After pushing the Farm Bill through early this evening, the Senate is expected to consider a motion to proceed to the Group of Eight’s massive immigration reform bill.
Though the legislation is still largely flying under the radar because of a succession of scandals, advocates and opponents are trying to get in their 11th-hour arguments as the bill moves along.
Sen. Mike Lee (R-Utah) wrote in the Deseret News yesterday that he initially joined a bipartisan reform group but left because the compromise was looking too much like ObamaCare.
“Many critics compare the ‘gang bill to the failed 1986 immigration law, which also promised border security in exchange for amnesty but did not deliver on its promises. But the ‘gang’ bill actually reminds me of a more recent piece of legislation: Obamacare,” wrote Lee.
“Like the president’s health care law, the ‘gang’ bill was negotiated in secret by insiders and special interests, who then essentially offered it to Congress as a take-it-or-leave-it proposition. It grants broad new powers to the same executive branch that today is mired in scandal for incompetence and abuse of power. Total cost estimates are in the trillions. And rather than fix our current immigration problems, the bill makes many of them worse,” he added.
“However well-intentioned, the ‘Gang of Eight’ bill is just an immigration version of Obamacare.”
Writing in USA Today, U.S. Conference of Catholic Bishops president Archbishop Timothy Dolan said “it’s important that Congress craft legislation that balances the legitimate needs of security with our heritage of welcoming immigrants and the gifts they bring to our country.”
“The Senate proposal, while not perfect, goes a long way toward correcting injustices in the system. Despite its shortcomings, the bill significantly improves upon the status quo and will assist millions of families. We look forward to continuing to work with Congress to improve the legislation, and we applaud lawmakers of both parties who are working together to bring 11 million people out of the shadows,” the New York archbishop wrote.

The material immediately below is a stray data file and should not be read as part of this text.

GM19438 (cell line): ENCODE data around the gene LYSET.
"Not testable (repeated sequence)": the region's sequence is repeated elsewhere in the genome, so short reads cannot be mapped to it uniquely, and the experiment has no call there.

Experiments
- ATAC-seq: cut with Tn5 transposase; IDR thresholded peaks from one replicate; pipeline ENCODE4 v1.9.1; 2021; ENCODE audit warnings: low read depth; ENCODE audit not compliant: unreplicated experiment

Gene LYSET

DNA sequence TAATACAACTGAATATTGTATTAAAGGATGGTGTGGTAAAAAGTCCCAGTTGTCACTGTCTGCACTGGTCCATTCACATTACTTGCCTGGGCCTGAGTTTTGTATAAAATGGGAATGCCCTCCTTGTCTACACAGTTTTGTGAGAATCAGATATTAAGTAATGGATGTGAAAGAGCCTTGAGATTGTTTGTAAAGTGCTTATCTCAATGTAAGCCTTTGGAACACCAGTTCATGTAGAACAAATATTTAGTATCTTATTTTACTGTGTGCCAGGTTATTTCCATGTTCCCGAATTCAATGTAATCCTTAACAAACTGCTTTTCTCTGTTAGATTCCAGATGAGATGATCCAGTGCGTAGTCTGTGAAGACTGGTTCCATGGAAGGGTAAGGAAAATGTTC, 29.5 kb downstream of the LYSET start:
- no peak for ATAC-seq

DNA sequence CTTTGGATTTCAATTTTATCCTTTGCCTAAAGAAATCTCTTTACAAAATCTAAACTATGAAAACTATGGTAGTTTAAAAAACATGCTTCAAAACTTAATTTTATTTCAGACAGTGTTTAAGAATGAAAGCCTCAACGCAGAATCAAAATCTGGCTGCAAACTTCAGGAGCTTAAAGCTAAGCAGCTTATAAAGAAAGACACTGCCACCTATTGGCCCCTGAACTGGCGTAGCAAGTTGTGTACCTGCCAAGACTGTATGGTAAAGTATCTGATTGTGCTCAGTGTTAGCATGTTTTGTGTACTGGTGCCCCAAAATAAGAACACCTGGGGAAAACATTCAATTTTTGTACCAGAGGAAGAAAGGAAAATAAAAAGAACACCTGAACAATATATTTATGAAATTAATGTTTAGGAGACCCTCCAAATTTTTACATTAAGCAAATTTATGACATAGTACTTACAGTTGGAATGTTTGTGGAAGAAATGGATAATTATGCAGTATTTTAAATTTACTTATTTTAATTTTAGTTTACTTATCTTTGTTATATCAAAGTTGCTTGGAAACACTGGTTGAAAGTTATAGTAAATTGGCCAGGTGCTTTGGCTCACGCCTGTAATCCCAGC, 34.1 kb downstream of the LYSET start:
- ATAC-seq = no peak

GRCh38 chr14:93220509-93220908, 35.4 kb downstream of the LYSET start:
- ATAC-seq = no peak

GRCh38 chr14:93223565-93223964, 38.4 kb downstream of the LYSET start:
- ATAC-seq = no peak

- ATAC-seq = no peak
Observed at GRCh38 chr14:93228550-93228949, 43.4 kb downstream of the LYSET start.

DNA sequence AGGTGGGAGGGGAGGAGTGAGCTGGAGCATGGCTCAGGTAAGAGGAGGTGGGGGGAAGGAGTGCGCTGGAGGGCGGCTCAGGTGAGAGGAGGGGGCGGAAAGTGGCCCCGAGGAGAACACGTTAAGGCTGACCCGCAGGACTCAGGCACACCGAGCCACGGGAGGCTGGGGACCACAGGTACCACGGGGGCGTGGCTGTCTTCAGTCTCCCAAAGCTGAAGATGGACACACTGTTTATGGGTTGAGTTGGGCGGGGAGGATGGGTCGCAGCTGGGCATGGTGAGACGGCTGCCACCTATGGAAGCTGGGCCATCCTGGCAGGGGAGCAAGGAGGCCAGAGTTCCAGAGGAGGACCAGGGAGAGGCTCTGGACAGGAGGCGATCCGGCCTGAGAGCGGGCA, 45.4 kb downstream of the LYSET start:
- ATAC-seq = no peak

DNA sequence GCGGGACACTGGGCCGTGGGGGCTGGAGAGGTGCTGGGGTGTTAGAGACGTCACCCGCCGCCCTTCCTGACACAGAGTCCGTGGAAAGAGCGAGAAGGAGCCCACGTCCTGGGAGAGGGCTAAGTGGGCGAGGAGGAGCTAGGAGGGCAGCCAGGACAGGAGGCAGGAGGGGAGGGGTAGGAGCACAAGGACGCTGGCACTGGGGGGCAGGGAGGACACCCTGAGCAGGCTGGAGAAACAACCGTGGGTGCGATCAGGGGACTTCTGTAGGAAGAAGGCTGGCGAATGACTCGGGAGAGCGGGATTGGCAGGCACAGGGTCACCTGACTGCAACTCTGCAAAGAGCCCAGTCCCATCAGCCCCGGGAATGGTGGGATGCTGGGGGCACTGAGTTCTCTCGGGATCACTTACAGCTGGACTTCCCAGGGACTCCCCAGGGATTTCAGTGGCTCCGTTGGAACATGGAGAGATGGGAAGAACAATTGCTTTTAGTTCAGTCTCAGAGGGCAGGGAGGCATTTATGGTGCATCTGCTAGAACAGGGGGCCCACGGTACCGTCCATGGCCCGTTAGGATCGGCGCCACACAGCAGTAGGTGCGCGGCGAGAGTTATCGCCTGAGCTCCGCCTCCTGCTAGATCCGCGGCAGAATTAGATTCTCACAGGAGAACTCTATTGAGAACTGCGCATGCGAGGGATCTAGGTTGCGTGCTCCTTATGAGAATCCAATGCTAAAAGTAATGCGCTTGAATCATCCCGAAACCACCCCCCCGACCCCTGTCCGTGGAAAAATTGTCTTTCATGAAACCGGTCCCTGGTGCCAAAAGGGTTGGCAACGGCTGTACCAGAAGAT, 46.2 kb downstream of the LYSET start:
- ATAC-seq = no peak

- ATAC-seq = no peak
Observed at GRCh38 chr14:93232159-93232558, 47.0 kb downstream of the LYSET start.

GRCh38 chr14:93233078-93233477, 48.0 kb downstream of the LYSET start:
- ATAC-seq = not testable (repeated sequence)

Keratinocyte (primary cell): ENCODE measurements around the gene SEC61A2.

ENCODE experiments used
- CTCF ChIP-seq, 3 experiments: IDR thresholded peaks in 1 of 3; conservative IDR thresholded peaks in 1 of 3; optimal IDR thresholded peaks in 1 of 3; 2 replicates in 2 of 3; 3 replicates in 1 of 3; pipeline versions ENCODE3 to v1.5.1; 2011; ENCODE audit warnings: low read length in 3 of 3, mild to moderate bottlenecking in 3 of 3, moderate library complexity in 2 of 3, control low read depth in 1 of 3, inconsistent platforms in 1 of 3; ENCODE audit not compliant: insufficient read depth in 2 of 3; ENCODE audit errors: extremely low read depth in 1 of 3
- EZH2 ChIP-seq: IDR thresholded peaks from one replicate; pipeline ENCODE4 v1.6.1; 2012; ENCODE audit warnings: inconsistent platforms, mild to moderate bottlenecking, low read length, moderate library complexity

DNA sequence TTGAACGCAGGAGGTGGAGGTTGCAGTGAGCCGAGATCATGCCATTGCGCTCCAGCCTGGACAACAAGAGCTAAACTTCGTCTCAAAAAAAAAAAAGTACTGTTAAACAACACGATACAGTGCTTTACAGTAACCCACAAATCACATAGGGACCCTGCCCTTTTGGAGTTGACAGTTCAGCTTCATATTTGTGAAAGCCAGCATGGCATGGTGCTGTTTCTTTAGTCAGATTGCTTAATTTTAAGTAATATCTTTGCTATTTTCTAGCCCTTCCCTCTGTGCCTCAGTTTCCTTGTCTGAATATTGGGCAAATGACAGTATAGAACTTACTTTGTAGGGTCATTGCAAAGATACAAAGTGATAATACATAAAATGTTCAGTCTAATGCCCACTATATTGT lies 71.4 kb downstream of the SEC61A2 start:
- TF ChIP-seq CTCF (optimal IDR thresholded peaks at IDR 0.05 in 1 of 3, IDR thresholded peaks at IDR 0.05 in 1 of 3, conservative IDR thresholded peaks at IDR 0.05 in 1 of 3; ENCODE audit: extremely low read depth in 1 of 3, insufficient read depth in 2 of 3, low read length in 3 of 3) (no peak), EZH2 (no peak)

“In the end, immigration reform is about answers to some basic questions. How do we treat our brothers and sisters? Do we want to continue a system that keeps millions of people in a permanent underclass? Do we want to continue to separate a generation of children from their parents? Do we want to continue the American heritage of hospitality or not? We must do better.”
In the Los Angeles Times today, Sen. Jeff Sessions (R-Ala.) said the bill “would dangerously undermine future enforcement while imposing substantial burdens on taxpayers and taking jobs and pay from U.S. workers.”
“The sponsors promised that people here illegally would have to learn English and civics, but the fine print reveals it will be at least 10 years before this is put into effect. And even then, the bill only requires those applying for permanent residency (a green card) to be pursuing a course of study ‘to achieve an understanding of English and knowledge and understanding’ of civics. Furthermore, the secretary of Homeland Security can waive these already loose standards in many cases,” Sessions noted.
“The sponsors promised that those ‘with a serious criminal background or who pose a threat to our national security’ would be ineligible for legal status. But the bill allows the Homeland Security secretary, under certain conditions, to grant it to gang members; those with major misdemeanor criminal convictions (including felonies pleaded to misdemeanors) for serious crimes, including drug offenses, sexual abuse and prostitution; those with arrest records of any length; fugitives from deportation orders; or those who have been deported and illegally reentered.”